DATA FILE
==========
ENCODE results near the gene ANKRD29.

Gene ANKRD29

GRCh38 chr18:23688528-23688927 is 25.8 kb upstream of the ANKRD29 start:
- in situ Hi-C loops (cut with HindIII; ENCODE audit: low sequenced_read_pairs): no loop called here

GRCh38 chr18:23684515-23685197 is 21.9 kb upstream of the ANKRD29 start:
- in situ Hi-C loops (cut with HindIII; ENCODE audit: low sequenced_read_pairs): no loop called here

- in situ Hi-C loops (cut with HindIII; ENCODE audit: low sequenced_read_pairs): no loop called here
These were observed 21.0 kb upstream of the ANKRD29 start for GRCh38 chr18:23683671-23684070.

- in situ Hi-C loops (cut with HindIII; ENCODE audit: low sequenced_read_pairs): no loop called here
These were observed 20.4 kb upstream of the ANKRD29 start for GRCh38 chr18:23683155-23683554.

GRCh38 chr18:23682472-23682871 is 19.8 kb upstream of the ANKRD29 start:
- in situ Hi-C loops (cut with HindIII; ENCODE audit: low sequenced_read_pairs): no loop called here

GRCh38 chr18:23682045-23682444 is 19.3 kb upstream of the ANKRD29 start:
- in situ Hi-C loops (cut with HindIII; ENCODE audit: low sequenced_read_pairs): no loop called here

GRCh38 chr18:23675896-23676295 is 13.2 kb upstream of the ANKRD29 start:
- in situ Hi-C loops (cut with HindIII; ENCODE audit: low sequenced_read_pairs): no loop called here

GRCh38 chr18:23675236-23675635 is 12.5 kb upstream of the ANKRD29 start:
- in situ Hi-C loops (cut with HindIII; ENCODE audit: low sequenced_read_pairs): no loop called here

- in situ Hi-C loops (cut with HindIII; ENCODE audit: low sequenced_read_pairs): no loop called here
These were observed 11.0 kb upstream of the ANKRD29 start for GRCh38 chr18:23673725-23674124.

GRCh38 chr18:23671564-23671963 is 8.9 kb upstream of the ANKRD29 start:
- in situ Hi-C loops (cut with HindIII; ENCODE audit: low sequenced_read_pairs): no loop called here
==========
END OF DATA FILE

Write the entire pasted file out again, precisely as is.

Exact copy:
ENCODE results near the gene ANKRD29.

Gene ANKRD29

GRCh38 chr18:23688528-23688927 is 25.8 kb upstream of the ANKRD29 start:
- in situ Hi-C loops (cut with HindIII; ENCODE audit: low sequenced_read_pairs): no loop called here

GRCh38 chr18:23684515-23685197 is 21.9 kb upstream of the ANKRD29 start:
- in situ Hi-C loops (cut with HindIII; ENCODE audit: low sequenced_read_pairs): no loop called here

- in situ Hi-C loops (cut with HindIII; ENCODE audit: low sequenced_read_pairs): no loop called here
These were observed 21.0 kb upstream of the ANKRD29 start for GRCh38 chr18:23683671-23684070.

- in situ Hi-C loops (cut with HindIII; ENCODE audit: low sequenced_read_pairs): no loop called here
These were observed 20.4 kb upstream of the ANKRD29 start for GRCh38 chr18:23683155-23683554.

GRCh38 chr18:23682472-23682871 is 19.8 kb upstream of the ANKRD29 start:
- in situ Hi-C loops (cut with HindIII; ENCODE audit: low sequenced_read_pairs): no loop called here

GRCh38 chr18:23682045-23682444 is 19.3 kb upstream of the ANKRD29 start:
- in situ Hi-C loops (cut with HindIII; ENCODE audit: low sequenced_read_pairs): no loop called here

GRCh38 chr18:23675896-23676295 is 13.2 kb upstream of the ANKRD29 start:
- in situ Hi-C loops (cut with HindIII; ENCODE audit: low sequenced_read_pairs): no loop called here

GRCh38 chr18:23675236-23675635 is 12.5 kb upstream of the ANKRD29 start:
- in situ Hi-C loops (cut with HindIII; ENCODE audit: low sequenced_read_pairs): no loop called here

- in situ Hi-C loops (cut with HindIII; ENCODE audit: low sequenced_read_pairs): no loop called here
These were observed 11.0 kb upstream of the ANKRD29 start for GRCh38 chr18:23673725-23674124.

GRCh38 chr18:23671564-23671963 is 8.9 kb upstream of the ANKRD29 start:
- in situ Hi-C loops (cut with HindIII; ENCODE audit: low sequenced_read_pairs): no loop called here